Globally, the market for over-the-counter (OTC) medications has reached $95 billion. Despite the recession, consumers purchased 4.7% more of these products in 2009 when compared to sales results from 1 year earlier. A Nielsen report indicates much of the growth in demand for OTC products is occurring in BRIC quadrant (Brazil, Russia, India and China) but there are ways for manufacturers to boost sales in the U.S.

Last year, during the recession, almost half of surveyed consumers said they would cut back on their OTC medication use while 1 in 5 was seeking out traditional or homeopathic remedies. This year, only 1/3rd of consumers say the tough economic times are affecting their purchases of OTC medications. Here are the steps consumers are taking when they change their buying behavior:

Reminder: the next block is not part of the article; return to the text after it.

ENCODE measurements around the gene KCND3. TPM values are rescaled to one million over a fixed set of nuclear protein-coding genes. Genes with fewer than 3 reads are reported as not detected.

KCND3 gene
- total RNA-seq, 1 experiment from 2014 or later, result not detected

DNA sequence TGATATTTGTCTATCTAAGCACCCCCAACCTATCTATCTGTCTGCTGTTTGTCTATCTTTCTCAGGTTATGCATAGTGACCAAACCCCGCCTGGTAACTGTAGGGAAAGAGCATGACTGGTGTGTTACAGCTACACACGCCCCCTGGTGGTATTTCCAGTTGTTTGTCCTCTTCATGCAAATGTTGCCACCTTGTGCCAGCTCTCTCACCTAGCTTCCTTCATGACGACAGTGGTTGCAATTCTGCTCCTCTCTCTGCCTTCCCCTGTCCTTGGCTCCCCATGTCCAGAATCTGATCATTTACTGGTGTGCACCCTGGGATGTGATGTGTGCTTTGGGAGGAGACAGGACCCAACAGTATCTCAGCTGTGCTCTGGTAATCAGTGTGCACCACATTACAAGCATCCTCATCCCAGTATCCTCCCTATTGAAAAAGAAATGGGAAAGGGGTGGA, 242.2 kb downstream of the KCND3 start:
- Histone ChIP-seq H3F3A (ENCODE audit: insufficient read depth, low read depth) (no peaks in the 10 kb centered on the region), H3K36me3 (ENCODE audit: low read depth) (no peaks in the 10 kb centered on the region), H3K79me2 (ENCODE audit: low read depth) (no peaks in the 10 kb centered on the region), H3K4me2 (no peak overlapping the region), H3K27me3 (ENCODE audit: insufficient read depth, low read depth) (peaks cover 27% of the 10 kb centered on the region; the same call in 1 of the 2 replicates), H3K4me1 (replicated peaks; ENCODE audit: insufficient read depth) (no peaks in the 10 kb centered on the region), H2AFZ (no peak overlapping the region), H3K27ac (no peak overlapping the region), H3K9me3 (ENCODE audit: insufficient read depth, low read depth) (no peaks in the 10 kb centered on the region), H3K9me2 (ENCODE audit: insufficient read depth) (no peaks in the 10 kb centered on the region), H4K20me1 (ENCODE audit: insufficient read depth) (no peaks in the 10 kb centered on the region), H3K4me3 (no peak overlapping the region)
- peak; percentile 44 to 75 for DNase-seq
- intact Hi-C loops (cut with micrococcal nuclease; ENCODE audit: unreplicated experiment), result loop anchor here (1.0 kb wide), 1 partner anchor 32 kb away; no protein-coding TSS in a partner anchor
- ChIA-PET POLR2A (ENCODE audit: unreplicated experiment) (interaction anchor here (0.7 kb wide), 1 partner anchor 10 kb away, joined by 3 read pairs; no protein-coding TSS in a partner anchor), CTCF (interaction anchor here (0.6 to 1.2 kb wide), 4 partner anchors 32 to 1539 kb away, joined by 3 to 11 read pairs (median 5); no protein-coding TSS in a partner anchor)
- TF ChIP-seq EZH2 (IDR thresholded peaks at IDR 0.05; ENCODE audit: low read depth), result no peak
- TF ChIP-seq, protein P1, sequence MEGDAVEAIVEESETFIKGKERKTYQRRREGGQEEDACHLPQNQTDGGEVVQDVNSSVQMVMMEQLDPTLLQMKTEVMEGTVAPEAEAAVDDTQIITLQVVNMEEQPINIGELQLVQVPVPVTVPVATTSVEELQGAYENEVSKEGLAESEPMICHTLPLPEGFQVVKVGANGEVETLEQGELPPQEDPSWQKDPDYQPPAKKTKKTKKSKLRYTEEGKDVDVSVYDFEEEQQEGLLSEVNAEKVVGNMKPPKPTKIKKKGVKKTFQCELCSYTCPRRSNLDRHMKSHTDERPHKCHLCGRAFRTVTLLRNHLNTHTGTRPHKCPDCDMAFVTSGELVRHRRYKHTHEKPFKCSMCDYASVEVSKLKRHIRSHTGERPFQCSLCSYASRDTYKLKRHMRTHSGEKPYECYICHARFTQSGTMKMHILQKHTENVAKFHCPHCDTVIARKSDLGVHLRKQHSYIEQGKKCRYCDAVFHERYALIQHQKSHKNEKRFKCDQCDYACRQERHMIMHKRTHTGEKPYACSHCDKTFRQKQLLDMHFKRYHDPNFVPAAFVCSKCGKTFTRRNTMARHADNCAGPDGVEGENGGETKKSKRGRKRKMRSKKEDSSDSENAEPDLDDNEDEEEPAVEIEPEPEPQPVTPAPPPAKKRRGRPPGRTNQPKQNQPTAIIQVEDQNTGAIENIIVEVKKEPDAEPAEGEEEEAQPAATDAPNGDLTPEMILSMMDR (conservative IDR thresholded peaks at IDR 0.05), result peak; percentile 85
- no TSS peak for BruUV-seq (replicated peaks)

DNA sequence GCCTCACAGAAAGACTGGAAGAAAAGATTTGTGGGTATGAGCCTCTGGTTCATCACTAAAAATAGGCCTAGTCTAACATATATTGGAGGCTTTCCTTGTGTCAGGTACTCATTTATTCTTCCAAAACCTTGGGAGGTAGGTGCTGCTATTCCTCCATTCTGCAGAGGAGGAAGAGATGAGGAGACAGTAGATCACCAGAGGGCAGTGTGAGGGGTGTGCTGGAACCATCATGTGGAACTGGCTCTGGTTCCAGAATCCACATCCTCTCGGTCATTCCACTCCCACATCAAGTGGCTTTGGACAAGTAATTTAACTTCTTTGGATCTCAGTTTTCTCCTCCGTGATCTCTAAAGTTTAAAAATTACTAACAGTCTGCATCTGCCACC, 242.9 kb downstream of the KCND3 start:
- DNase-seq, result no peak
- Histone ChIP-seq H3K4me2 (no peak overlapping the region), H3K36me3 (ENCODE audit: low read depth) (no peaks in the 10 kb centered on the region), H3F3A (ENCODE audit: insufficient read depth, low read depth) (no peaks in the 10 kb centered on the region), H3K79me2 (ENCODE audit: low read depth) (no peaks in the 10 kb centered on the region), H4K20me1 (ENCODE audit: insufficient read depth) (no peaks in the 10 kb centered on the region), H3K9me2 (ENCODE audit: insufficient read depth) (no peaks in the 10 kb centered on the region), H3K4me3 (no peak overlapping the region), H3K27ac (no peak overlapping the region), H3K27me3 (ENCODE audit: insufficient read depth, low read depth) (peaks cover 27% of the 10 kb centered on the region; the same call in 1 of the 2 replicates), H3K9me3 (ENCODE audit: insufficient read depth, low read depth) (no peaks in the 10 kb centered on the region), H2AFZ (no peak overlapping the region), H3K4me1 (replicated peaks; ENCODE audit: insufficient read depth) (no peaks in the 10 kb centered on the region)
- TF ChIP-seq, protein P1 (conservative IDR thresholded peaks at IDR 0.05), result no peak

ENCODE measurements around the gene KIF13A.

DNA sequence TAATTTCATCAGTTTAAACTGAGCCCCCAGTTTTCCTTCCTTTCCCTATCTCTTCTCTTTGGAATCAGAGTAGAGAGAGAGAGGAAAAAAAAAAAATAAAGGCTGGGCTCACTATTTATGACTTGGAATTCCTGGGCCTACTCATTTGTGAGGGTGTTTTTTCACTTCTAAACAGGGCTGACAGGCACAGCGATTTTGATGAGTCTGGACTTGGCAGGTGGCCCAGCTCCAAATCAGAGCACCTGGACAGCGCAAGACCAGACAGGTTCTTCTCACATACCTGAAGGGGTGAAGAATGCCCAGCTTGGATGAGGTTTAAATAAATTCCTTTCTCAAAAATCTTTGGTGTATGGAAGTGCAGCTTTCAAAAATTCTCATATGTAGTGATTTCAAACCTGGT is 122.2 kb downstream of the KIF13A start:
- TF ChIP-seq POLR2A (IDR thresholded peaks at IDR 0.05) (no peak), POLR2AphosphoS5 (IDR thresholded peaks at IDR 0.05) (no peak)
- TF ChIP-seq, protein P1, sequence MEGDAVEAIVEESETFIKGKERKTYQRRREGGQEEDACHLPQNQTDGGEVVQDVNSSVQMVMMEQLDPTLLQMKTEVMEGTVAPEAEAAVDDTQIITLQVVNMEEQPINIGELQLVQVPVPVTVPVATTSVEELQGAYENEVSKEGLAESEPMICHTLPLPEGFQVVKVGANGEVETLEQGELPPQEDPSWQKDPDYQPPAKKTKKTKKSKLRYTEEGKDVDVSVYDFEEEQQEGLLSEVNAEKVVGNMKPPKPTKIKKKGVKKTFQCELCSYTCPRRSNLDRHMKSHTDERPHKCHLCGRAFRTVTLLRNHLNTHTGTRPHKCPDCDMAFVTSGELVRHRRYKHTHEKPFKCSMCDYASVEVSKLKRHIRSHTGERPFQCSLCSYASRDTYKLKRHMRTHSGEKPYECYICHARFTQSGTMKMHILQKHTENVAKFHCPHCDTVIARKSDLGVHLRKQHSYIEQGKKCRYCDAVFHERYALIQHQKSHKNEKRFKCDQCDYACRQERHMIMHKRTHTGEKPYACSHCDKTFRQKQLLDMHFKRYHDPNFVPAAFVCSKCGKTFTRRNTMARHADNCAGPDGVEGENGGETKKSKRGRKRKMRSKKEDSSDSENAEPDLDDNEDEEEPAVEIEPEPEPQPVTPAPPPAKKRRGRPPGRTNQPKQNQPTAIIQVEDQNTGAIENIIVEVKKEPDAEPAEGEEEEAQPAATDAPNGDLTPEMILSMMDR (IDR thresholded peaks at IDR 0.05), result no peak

• Buy small packages: 4%
  • Buy more products that help me stay healthy: 5%
  • Stop buying OTC remedies: 10%
  • Use less than recommended dose: 12%
  • Buy cheaper products: 15%
  • Use products less frequently: 17%
  • Use more natural/traditional remedies: 18%
  • Visit doctor instead of buying OTC: 19%

Manufacturers may find one of these statistics particularly troubling. Between 2009 and 2010, the number of consumers planning to purchase less expensive products jumped from 10% to 15%.   Firms marketing branded products have seen the trend of consumers purchasing generics and store brands across many CPG categories during the recession.

Nielsen analysts note that “manufacturers need to invest in brand equity to protect sales.” Increased marketing strategies may include trade promotions such as coupons and more targeted advertising.

[Source: Buckeldee, Robert. Self Help and the Rise of OTC Medications. Nielsen.com 30 Jul. 2010. Web. 11 Aug. 2010]